This most challenging of wise habits is a trial for all of us. Every day we are faced with the dilemma of whether or not to bend the truth, to leave something out or to put too much in or to do what we said we would do. If we are able to model this most pure and precious of virtues to our children, we will give them a truly wonderful gift for life, and one which creates a open and trusting society for all.
Khanti (pronounced kan-tee) originates from the Sanskrit word kshanti and means ‘patient endurance’ or forbearance. It is the ability to tolerate provocation, hardship, pain and all obstacles in your life. It is the voluntary control of mood and temper by the training of the mind.
In Buddhist texts khanti is considered to be one of the ‘ten perfections’ (parami), a high and noble quality that, far from indicating weakness or passivity, is seen as a great strength. It is a patience that endures being hurt without thoughts of revenge, arduous tasks without complaint and illness without despondency. Khanti is the acceptance of the first Noble Truth, the truth of dukkha (dissatisfaction, suffering). As we learn to accept that life is characterised by happiness that does not last and unhappiness that at times seems to have no end, we begin to see how much time and energy we waste trying to avoid or deny dukkha. When we accept the natural instability of life, we stop feeling defeated and sorry for ourselves.
Khanti relates closely to other wise habits, including viriya (perseverance) and samathi (being calm and focused). Without khanti, no matter how much we persevere we will become agitated and frustrated by the obstacles in our path. If we allow the distractions that inevitably arise in our minds when we are trying to stay focused to irritate and discourage us, concentration becomes more difficult than if we simply accept them as natural occurrences. By the same token, without viriya and samathi we are unlikely to cultivate the conditions needed to train the mind to be patient.
Research shows that, contrary to traditional views, there is no direct correlation between high IQ and success in life. The old beliefs in IQ are now outdated. According to contemporary studies impulse or emotional control is a far more important indicator for success in studying, family life and career (this is a key component of what is often referred to as ‘EQ’, or “emotional intelligence”, in modern educational terms). Venerable Jayasaro advises that children who have little tolerance, are selfish or spoiled will grow up wanting an easy life and lacking emotional control. The tendency to later develop destructive habits or addictions becomes high. Having the patience and tolerance to resist unwholesome acts is a virtue that will protect a child from such negative consequences. ‘’If your 5 year old child has khanti, you can be sure that he will have a good future.’’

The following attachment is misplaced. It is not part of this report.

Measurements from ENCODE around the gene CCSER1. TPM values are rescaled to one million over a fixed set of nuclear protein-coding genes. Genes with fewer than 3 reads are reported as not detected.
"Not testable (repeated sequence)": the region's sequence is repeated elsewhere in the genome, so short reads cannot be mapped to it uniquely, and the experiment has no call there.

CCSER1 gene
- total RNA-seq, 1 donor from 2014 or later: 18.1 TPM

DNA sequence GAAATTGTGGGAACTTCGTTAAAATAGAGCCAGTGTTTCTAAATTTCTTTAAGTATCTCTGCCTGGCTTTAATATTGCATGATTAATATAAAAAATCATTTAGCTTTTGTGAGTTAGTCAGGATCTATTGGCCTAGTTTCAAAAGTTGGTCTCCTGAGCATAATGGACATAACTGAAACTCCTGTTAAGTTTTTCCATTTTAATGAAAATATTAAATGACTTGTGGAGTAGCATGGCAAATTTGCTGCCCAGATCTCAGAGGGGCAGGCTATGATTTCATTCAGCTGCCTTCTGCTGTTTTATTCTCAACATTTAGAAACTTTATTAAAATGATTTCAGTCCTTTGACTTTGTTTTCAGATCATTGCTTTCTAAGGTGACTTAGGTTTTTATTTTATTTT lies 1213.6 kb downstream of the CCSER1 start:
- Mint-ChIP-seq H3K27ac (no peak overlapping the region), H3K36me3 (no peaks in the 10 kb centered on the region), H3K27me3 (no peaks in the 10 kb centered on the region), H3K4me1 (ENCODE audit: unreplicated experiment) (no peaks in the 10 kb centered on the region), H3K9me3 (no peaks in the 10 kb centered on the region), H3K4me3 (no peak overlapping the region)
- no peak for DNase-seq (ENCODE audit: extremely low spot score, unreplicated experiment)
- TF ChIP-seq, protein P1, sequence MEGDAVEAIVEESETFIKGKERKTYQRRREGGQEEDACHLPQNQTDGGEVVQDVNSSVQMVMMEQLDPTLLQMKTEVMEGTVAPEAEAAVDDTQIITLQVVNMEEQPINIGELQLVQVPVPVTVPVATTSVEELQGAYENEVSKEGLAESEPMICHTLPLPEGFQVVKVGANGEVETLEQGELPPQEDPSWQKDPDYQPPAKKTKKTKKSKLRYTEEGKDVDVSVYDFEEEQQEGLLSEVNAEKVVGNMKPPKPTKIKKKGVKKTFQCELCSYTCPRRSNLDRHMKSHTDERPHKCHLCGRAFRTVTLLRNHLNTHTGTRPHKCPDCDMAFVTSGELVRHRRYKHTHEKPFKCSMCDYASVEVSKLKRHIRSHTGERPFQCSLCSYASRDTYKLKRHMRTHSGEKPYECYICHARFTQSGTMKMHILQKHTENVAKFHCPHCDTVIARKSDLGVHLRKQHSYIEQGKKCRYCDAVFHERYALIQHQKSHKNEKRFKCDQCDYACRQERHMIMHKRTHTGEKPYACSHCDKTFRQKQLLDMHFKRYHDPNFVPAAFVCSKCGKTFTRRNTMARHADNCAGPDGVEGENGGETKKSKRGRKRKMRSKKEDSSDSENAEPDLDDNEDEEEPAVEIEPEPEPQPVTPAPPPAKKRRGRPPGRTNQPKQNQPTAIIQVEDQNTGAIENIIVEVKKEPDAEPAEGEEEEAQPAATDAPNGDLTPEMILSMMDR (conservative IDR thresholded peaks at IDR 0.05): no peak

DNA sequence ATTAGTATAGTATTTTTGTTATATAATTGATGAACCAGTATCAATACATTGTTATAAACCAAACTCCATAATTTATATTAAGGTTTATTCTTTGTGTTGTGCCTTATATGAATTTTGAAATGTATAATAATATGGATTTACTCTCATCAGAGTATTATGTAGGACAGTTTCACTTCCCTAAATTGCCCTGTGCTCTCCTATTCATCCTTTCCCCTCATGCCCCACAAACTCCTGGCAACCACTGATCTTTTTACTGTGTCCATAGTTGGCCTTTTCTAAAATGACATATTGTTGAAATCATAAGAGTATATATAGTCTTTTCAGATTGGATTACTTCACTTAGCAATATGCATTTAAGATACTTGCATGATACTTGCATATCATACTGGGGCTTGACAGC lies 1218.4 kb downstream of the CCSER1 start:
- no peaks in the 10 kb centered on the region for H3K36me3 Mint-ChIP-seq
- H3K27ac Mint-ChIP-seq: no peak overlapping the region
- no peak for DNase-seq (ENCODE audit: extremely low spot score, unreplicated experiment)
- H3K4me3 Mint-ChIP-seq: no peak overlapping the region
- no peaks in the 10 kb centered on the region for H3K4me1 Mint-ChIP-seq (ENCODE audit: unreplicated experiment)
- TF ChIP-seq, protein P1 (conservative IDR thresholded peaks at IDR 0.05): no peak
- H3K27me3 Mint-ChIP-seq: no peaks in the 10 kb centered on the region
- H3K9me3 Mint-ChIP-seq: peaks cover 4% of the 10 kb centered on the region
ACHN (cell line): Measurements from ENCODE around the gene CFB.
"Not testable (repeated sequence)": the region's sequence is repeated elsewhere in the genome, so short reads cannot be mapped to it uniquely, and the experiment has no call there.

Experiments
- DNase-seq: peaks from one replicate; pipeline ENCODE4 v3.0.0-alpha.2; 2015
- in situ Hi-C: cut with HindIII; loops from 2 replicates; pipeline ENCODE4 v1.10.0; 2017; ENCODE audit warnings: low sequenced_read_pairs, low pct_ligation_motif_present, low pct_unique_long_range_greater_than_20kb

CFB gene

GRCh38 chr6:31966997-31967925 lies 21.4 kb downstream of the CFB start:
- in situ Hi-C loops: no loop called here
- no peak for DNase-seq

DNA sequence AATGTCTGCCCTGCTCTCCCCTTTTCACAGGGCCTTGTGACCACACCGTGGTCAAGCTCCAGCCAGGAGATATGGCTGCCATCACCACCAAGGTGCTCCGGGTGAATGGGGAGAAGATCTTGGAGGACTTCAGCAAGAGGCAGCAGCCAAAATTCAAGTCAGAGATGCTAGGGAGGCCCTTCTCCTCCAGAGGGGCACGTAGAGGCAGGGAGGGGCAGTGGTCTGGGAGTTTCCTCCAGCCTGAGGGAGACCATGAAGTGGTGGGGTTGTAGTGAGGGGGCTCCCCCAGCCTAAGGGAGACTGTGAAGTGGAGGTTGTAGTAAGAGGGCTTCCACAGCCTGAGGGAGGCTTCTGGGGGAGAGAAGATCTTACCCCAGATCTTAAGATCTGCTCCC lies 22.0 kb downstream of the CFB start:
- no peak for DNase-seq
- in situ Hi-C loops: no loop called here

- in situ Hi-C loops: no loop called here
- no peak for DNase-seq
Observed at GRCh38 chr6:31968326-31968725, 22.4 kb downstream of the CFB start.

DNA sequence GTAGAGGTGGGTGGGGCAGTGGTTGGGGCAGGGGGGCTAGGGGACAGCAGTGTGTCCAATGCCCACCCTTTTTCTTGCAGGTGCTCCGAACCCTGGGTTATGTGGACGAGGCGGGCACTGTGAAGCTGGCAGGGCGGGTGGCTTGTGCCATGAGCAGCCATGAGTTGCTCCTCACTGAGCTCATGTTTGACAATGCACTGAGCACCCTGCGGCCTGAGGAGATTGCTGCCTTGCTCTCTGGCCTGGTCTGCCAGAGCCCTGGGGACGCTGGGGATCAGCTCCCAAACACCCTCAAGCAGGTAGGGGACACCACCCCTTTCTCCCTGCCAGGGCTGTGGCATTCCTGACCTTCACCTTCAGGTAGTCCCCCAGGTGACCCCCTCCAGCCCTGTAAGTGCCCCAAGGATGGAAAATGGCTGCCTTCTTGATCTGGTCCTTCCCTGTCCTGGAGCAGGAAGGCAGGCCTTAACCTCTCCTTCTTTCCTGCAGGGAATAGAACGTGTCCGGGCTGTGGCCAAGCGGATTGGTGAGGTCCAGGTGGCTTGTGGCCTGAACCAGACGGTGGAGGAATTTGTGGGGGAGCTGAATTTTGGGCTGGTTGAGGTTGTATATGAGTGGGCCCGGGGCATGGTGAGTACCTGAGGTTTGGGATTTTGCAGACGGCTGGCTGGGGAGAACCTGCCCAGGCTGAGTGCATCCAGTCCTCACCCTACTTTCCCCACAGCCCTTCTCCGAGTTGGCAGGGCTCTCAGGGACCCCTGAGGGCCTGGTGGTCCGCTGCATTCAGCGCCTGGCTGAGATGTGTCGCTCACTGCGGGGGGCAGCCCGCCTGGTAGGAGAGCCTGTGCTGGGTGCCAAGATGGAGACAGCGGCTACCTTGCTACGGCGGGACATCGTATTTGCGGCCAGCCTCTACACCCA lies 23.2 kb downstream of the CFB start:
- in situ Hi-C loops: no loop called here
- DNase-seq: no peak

As parents and teachers we know that patience is one of the most important and yet most challenging requirements in raising children. How many times do we hear ourselves say – or think – ‘’I am losing my patience!’’ In the teaching of children we not only need to control our temper, but also patiently resist the urge to ‘give in’ to unreasonable demands. We all know how difficult this is at times when, tired and fed up, we think ‘’OK, OK, watch another TV show! Anything for an easy life!’’ By helping children appreciate the value of waiting, by delaying their gratification, we are teaching patience.
We should use every opportunity to point out the results of their patience, or lack of it, reflecting back to the child without judgement. ‘’You waited patiently for your turn and now you are playing so happily!’’ Having consistently applied rules at home and school that have been agreed upon with the child gives her the opportunity to practise self-control instead of interrupting whenever she wants or watching cartoons without a time limit.
Each day things happen we do not want and things we want do not happen. Khanti enables us to respond to the ups and downs in life with thoughtfulness and composure, creating the space and possibility for positive change to take place. Khanti is a truly wise habit. It will earn us respect and admiration from others and create success and happiness for ourselves.
Viriya (pronounced wi-ri-ya) is a very important virtue in Buddhism, commonly translated as “perseverance”, or “diligent effort”. It can be defined as an attitude of gladly engaging in wholesome activities and staying with them in order to accomplish the desired results. It is the mind intent on being unshaken and not giving up. It supports the other Wise Habits, in that making progress is impossible without resolution, and is the virtue that follows chanda, for you first need self-motivation to be able to put forth diligent effort.